Landrace tomato varieties among the Highlights of Hungary
Of the nearly 370,000 flowering plant species worldwide, only 200 are used for food production, and of these 200 plant species, just nine account for more than half of global crop production.
We are seeking to change this tendency of genetic loss by researching and disseminating landrace varieties of one of the most popular ingredients in Hungarian cuisine – the tomato. The unbroken popularity of these excellent landrace varieties is shown by the fact that they were also nominated as Highlights of Hungary candidates.
The aim of our landrace variety tomato experiment was to rediscover the most suitable landraces for organic cultivation in Hungarian gardens, so that we can once again enjoy their special richness of colour and shape, as well as their succulent taste. In the first years of research, 35 tomato landraces requested from the National Centre for Biodiversity and Gene Conservation (NBGK) were examined in 28 cooperating organic farms across the country. From 2015, 10 selected landrace tomato varieties were examined in more detail across three growing seasons, in cooperation with the Szent István University. The varieties judged to be the best on the basis of cultivation results, tastings and nutritional content tests were presented in 2017, in the context of a seedling adoption campaign, and in view of the great interest and success, they have been sold in a nationwide supermarket chain since 2019. Since last year, handover points in Budapest have also been helping to return landrace varieties to Hungarian gardens.
In addition to the Máriapócs cocktail tomato, the Cegléd yellow and the Tolna Straggler were added in 2020, and this spring the customers can get to know a pale purple, egg-shaped tomato with a very special taste, which originates in the town of Fadd, Hungary.
Why are landscape varieties so important?
Based on 2014 data, of the 369,000 flowering plant species worldwide, only 200 are used for food production. Even more thought-provoking is a 2017 statistic, showing that only 9 of those 200 plant species account for more than 66% of global crop production. The problem with this is that these crops, in parallel with the loss of their genetic diversity, are becoming vulnerable to the increasingly extreme and unpredictable effects of climate change. Landrace varieties, which are populations created by both natural and human selection, have a diversity which allows them to adapt to ever-changing environments, weather and market needs. They are a genetic resource for a more resilient, locally adapted, sustainable agricultural model that guarantees farmers' independence and, last but not least, they enrich gastronomy and introduce diversity into our diets.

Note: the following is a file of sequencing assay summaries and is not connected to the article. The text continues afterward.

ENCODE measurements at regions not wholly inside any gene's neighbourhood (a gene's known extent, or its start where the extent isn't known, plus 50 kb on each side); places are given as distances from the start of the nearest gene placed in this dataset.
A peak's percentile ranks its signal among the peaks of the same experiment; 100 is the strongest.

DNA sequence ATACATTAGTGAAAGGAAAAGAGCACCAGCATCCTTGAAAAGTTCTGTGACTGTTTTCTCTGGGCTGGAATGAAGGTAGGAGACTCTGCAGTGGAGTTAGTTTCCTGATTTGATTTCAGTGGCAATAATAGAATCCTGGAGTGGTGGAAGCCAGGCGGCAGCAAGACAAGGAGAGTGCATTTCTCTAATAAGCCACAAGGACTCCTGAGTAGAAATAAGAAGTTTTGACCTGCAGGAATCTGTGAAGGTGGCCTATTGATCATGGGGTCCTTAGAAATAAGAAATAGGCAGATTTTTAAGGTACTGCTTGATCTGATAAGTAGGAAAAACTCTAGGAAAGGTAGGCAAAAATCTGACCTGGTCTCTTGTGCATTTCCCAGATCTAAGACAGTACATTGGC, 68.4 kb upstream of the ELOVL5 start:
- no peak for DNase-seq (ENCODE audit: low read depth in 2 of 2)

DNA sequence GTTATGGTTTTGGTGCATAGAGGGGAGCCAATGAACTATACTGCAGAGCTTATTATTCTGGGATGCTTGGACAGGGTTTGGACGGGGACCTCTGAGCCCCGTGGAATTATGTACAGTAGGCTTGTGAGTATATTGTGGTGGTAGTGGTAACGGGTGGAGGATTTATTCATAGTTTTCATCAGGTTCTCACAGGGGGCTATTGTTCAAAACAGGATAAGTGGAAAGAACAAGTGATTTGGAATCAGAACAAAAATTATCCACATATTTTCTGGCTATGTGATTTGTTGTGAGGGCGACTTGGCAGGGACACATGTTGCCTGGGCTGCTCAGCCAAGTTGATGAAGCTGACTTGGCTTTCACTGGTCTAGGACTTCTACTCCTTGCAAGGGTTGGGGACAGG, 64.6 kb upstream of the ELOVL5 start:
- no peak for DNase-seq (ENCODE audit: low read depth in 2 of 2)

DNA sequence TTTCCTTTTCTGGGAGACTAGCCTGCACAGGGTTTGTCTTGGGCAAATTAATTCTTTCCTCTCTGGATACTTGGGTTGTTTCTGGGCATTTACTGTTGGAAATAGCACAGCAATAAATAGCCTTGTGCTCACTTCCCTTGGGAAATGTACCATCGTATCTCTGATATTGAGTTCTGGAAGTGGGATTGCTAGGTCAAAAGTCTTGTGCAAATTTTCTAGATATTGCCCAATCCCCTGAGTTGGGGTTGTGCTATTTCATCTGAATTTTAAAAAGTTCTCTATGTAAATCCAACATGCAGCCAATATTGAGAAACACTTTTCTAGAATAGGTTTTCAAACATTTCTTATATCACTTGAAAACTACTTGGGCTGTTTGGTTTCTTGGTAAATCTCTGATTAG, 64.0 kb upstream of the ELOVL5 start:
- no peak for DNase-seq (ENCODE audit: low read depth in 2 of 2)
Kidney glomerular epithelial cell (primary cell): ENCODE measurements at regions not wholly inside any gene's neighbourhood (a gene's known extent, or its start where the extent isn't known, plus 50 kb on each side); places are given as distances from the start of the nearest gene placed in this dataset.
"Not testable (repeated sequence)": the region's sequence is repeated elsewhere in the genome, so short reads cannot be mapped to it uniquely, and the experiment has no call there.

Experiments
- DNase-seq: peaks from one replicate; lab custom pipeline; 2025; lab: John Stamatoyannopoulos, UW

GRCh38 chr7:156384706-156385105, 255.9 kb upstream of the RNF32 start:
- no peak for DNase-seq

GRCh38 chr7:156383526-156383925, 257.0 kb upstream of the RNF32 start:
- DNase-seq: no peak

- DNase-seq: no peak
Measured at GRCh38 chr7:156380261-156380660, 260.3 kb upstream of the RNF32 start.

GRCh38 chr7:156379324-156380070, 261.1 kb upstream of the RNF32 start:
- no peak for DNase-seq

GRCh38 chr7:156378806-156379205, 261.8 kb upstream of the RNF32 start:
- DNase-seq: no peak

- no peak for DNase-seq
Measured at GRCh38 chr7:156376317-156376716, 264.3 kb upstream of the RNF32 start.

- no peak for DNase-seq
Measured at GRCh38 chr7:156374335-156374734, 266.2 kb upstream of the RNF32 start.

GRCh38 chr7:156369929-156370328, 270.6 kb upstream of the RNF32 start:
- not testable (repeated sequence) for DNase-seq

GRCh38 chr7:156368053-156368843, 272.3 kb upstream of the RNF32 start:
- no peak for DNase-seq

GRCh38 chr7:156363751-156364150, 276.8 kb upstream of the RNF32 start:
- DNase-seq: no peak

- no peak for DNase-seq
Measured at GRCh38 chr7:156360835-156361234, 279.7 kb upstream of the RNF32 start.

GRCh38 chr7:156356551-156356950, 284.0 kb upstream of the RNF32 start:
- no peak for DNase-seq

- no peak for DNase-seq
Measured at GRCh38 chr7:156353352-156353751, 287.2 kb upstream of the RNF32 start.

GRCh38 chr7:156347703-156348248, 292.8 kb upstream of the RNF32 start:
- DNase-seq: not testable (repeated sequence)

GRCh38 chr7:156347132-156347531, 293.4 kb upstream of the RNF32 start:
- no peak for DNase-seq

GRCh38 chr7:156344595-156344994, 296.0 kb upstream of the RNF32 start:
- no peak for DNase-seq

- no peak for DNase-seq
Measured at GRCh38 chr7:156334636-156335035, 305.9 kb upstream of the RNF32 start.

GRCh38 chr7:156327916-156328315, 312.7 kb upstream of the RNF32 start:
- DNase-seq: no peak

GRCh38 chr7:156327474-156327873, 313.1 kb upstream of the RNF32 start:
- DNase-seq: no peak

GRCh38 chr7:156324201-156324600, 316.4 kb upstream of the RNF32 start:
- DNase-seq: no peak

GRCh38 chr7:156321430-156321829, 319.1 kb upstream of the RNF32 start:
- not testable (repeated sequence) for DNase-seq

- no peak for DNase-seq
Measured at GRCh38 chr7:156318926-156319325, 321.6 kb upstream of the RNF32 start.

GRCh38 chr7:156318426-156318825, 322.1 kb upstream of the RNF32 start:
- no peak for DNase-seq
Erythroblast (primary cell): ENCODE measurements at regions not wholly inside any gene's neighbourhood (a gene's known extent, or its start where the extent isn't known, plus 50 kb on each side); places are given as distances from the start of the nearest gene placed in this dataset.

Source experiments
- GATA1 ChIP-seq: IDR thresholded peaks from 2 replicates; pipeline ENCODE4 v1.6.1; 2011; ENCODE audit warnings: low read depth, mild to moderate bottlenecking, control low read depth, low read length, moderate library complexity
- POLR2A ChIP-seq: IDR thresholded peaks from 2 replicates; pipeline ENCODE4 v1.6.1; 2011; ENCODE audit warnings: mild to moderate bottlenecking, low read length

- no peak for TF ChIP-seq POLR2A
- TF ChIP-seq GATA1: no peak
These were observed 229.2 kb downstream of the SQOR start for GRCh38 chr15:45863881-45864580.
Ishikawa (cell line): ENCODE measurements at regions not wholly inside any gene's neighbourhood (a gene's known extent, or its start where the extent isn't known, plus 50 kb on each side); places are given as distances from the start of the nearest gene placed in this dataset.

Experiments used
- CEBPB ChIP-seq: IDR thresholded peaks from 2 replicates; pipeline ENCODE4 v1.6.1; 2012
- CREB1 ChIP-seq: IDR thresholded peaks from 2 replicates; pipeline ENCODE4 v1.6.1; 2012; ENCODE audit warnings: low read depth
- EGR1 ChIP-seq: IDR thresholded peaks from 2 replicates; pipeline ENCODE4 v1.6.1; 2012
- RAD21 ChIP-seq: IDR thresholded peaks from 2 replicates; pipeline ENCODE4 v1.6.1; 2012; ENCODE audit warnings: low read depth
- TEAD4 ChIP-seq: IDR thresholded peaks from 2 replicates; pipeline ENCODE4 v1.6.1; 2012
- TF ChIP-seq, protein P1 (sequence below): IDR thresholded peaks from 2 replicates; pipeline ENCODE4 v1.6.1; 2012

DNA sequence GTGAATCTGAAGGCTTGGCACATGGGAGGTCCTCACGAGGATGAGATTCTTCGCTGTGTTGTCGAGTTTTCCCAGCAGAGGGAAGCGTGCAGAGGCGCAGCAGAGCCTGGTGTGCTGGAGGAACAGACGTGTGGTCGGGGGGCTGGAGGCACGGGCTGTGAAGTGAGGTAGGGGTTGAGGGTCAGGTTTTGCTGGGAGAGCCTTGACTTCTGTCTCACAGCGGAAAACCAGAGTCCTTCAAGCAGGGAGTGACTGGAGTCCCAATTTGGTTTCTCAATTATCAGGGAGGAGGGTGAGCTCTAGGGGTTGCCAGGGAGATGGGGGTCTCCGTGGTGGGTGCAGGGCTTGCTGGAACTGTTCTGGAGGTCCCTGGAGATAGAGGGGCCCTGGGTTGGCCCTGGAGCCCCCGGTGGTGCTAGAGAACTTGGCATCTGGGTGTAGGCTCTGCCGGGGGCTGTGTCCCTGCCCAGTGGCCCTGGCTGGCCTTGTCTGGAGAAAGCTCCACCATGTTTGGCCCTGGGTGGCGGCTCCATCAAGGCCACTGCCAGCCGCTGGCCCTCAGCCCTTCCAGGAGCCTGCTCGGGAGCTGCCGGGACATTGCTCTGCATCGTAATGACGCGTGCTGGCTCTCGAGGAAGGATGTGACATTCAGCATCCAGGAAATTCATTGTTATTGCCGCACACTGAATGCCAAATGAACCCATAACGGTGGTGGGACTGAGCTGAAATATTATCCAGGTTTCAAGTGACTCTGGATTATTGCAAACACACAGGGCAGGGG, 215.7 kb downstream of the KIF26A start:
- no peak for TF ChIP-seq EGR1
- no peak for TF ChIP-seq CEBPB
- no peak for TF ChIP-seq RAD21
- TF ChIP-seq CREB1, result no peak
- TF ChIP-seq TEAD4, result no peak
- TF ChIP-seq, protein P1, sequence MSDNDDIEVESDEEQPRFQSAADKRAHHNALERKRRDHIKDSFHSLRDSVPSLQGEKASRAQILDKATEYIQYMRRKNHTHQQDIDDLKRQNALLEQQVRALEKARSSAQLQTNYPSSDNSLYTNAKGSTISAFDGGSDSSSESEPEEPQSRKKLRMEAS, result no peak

Highlights of Hungary is a non-profit initiative which has been awarding and widely disseminating the best of Hungarian creative achievements since 2014. This year's nominees were assembled by the Highlights of Hungary ambassadors, under the slogan of DO, CREATE, ENRICH.
Our programme was recommended by Richárd Farkas, the chef of Pajta Bistro in the Hungarian Őrség region, who got to know the ÖMKi landrace tomatoes when he participated at an event with them last summer. Chef Farkas, who was given the Dining Guide Restaurant of the Year Sustainability Award, accepted the title of ÖMKi landscape tomato ambassador by adopting forty seedlings. To celebrate the 2020 harvest, he and Dóra Havas, the gastroblogger behind the Purple Fig (Lila Füge), presented the unique gastronomic possibilities of different organic landrace varieties. This joint cook-out, held in the ÖMKi garden, drew attention, among other things, to the fact that these unique-tasting, local landrace tomatoes, which are well adapted to environmental influences, are not only suitable for traditional cuisine, but can also hold their own against imported ingredients at the very highest level of a new local gastronomy committed to sustainability.
“The tomato is one of the most popular ingredients in Hungarian cuisine, but most Hungarians think first of Italian and Spanish varieties. These diverse and high-quality landrace varieties were known to very few people before the work of the Research Institute of Organic Agriculture. Through their work, we can proudly use, buy or grow landrace seedlings in our kitchen gardens, or even on our balconies.” Ambassador Richárd Farkas expresses his high opinion of landrace tomato varieties.
Those who grow landrace, organic tomato seedlings contribute not only to preserving their own health, but also to protecting our agricultural heritage and environment. At the same time, they support domestic sustainable farming, including small producers.
Vote for us here! Let's promote landrace varieties and organic farming together!